2010 Final Four: Michigan State's Delvon Roe puts up with the pain in his knee

Michigan State's Delvon Roe, left, said, "I still have a little bit of that left in the tank." He likely will start Saturday vs. Butler.
Michigan State's Delvon Roe, left, said, "I still have a little bit of that left in the tank." He likely will start Saturday vs. Butler. (Paul Sancya/associated Press)
By Steve Yanda
Washington Post Staff Writer
Tuesday, March 30, 2010

ST. LOUIS -- Side to side, Delvon Roe rocked in the moments after Michigan State claimed its second consecutive Final Four berth, never allowing his weight to settle on one leg for too long. The sophomore forward with the bulky black brace wrapped around his right knee looked for other accessories to add to his wardrobe.

A team official handed him a commemorative T-shirt and hat, which brought a smile to Roe's face, and for a brief, glorious period, the pain subsided.

Roe does not lead the Spartans in scoring or rebounding, though coaches and teammates claim he possesses the talent to do both. These days, he rarely draws attention with athletic plays or dunks, though the player he once was suggests he could perform those feats more regularly as well.

But as Michigan State prepares to play once again during the final weekend of the men's college basketball season, no Spartan has engendered more respect or admiration for the gallantry he has displayed merely by continuing to take the court than Roe, who has played through a meniscus injury in his right knee since September. Michigan State faces Butler on Saturday in the national semifinals, and Roe likely will be in the starting lineup.

"His level of pain tolerance is unbelievable, to be able to tolerate that," said Tom Mackowiak, Michigan State's team trainer. "He definitely has a higher pain level than most athletes that participate. I think he's got a stronger mental willpower to want to participate, which speaks highly of his competitiveness, too."

Early in the second half of Michigan State's seven-point win over Northern Iowa on Friday in the round of 16, Roe soared over several players for a put-back dunk that caused the crowd to take a collective gasp.

But a few minutes later as the Spartans huddled during a timeout, Roe paced off to the side, occasionally bending over to check on his bum knee. When not in the game, Roe walked back and forth behind the bench to keep the knee loose. Roe played 27 minutes, and although he tallied just six points and five rebounds, he drew rave reviews.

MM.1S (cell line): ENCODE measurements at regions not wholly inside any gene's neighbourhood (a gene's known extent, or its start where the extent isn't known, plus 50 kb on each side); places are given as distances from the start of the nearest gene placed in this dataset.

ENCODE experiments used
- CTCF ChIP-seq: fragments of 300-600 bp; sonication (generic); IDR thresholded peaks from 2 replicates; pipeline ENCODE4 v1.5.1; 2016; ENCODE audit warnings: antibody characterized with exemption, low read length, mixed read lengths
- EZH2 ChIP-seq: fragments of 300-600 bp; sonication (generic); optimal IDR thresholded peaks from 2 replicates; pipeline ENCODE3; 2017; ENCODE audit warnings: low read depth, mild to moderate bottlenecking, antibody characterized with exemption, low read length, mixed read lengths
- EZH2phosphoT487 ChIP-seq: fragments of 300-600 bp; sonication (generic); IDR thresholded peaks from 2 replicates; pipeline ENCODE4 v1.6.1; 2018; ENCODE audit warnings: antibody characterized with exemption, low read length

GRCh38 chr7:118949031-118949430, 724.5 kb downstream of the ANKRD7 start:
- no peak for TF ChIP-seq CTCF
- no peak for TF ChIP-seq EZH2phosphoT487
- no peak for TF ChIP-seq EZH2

"We just told him at the beginning of the game, 'Give us what you can give us,' " Spartans forward Draymond Green said. "He probably wasn't feeling great, but he's a warrior. And I'll tell anybody any day I will take Delvon to war with me any day because he's a warrior."

Roe said he needed the full length of the court to gather the momentum necessary to leap for that dunk against Northern Iowa. His knee injury prohibits him from making quick jumps or fast cuts, from performing tasks other players take for granted.

Roe said his knee is 40 percent healthy and that on game days, the adrenaline can push him to 90 percent. The 6-foot-8 forward logged 20 minutes Sunday in Michigan State's one-point win over Tennessee, recording three points, zero rebounds and a game-high three blocks. At this point, Roe said, one of his primary tasks is to find some way to feel as though he contributed something to the Spartans' effort.

"A lot of people just don't understand what type of player I was before I got all these injuries, what type of athlete I was," Roe said. "I still have a little bit of that left in the tank."

Roe underwent microfracture surgery on his right knee after the first game of his senior season at St. Edward High in Euclid, Ohio. Because of overcompensation, Roe had to have minor surgery on his left knee prior to the start of his freshman campaign in East Lansing.

Mackowiak said Roe has felt soreness in his right knee since last fall, but it was not until Michigan State's 18-point loss Feb. 2 at Wisconsin that the pain "really kind of went over the edge."

"It's a lose-lose situation," Roe said. "It gets worse and worse as the game goes on. If I'm playing a lot of minutes, it's going to get worse and worse and worse. If I'm sitting out for too long, it's going to get worse because I'm sitting down and it's getting stiff. But I've just got to play through it."

Roe said he uses pain pills, ice and other means of rehabilitation, but the only thing that will erase the pain is season-ending surgery. The thought of taking that route has crossed his mind constantly over the past few months, and he said his parents have not always been in agreement with his decision to keep playing.

Following the win over Northern Iowa, Roe spoke with his father, Delvon Sr., who expressed the immense pride he felt toward his son. It's rewarding, Roe said, to learn he has earned the respect of those who know what he's going through.

Count Michigan State Coach Tom Izzo among that group. When asked how much more he could expect Roe to give this season, Izzo said he had no idea.

"I think we all know how much he's giving, and if he isn't a guy that everybody can learn from, he's such a talented kid and nobody's even seen half his talent yet," Izzo said. "He could have gotten operated on. He could have done this. He could have done that. . . . That kid gave us -- when you tell a kid, you hear it in any book, you hear it and it's cliche-ic. Lay it all on the line. He laid it all on the line, I promise you that."

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